Starved for father figures

But I suspect that at a deeper level, the movie Tarzan speaks to boys about a gnawing problem so many of them face in today's world, perhaps more than ever before. I suspect that legions of boys (and girls) are starved for male involvement and approval in their lives. A story centred around a powerful male's stubborn refusal (or inability) to accept or acknowledge the young boy and the youngster's desperate attempts to win his approval hits lots of kids where they live.

There are lots of reasons so many children lack a father figure in their lives. I'm sure you've heard them all many times. Apart from death, divorce, disappearance or disinterest, political correctness inhibits us now from even mentioning that a lack of men in the lives of children is serious and sad. We're all supposed to hold hands and skip off to the wonderland of genderless equality.

Well, humbug.

I would like to suggest for one thing that most of the bad-boy behaviour we see in schools would be alleviated by positive connections to committed men. When a troubled boy is taken under the wing of a caring man who pays attention to and values him, the chances of that boy developing more healthy attitudes and behaviours increase dramatically.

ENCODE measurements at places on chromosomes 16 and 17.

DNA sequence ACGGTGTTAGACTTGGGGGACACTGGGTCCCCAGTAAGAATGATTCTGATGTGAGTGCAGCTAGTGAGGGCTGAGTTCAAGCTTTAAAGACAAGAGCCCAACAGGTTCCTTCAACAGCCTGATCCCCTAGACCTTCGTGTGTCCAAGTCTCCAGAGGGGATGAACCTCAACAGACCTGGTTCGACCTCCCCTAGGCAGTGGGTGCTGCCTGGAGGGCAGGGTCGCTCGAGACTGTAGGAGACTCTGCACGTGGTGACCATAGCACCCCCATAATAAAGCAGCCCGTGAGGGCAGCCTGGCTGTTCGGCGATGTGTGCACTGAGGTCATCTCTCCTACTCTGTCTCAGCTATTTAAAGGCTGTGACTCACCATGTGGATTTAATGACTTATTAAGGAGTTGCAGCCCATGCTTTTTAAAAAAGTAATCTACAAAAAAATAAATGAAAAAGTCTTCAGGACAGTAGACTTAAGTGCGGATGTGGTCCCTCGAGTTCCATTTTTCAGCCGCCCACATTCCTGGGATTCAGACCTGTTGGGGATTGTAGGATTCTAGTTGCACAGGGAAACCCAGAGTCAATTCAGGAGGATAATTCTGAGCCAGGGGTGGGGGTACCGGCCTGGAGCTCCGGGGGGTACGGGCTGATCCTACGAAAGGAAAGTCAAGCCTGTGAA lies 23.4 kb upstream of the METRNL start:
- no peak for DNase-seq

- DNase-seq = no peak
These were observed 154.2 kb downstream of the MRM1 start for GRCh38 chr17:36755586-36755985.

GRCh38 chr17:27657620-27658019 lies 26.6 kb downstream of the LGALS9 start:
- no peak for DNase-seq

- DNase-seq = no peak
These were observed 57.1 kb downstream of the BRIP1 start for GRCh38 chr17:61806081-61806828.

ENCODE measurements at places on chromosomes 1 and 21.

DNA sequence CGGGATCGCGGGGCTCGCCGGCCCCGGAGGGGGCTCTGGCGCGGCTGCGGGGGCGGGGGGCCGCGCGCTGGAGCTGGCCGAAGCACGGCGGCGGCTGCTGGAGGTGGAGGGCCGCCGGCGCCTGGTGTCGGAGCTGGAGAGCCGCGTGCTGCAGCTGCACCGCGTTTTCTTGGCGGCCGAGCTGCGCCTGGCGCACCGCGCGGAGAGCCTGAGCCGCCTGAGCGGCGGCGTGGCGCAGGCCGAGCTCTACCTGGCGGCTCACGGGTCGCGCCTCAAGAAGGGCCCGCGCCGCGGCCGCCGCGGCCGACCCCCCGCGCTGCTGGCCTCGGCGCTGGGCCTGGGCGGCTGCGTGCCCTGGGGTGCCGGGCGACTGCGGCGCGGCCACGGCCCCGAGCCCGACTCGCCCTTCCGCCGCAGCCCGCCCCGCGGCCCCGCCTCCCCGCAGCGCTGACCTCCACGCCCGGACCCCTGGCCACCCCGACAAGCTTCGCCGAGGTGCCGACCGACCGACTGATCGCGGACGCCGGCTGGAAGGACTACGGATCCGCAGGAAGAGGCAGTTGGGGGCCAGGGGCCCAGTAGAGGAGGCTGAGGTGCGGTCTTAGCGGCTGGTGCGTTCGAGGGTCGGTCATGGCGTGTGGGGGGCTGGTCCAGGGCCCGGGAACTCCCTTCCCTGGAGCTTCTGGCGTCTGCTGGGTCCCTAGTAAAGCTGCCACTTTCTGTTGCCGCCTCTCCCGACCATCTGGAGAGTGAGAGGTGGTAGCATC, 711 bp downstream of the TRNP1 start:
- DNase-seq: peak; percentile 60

In schools, boys and girls are in desperate need of men. There are lots of caring, nurturing, effective women teachers and they are worth their weight in gold. Schools would collapse overnight without them. Still, for lots of kids, a dose of masculine energy, style, outlook and inclination would be a more than welcome relief.

A life-changing influence

So many kids arrive at school poverty-stricken when it comes to parents. For those who lack a mother figure, there are lots of women who can meet this need on some level or another. Even a pat on the head and an inquiry into last night’s sleep may be appreciated by a young person. For those who do not get enough fathering in their lives (maybe dad isn’t there or maybe he’s too busy), the men they encounter in school can be a life-changing influence.

One of the best years one of my sons had in school was Grade 7. His life in school up to that time had been dismal and dominated by some very good, albeit female, teachers. (I can see I could get into trouble here). Anyway, he needed a man. Pure and simple. No disrespect intended, but another woman was not what I thought he needed. I went to the middle school to which he was headed with a shopping list. I wanted my son to have a good-humoured, no-nonsense, structured but flexible, wise, calm, high-energy and intelligent male teacher. Did they have one? They did.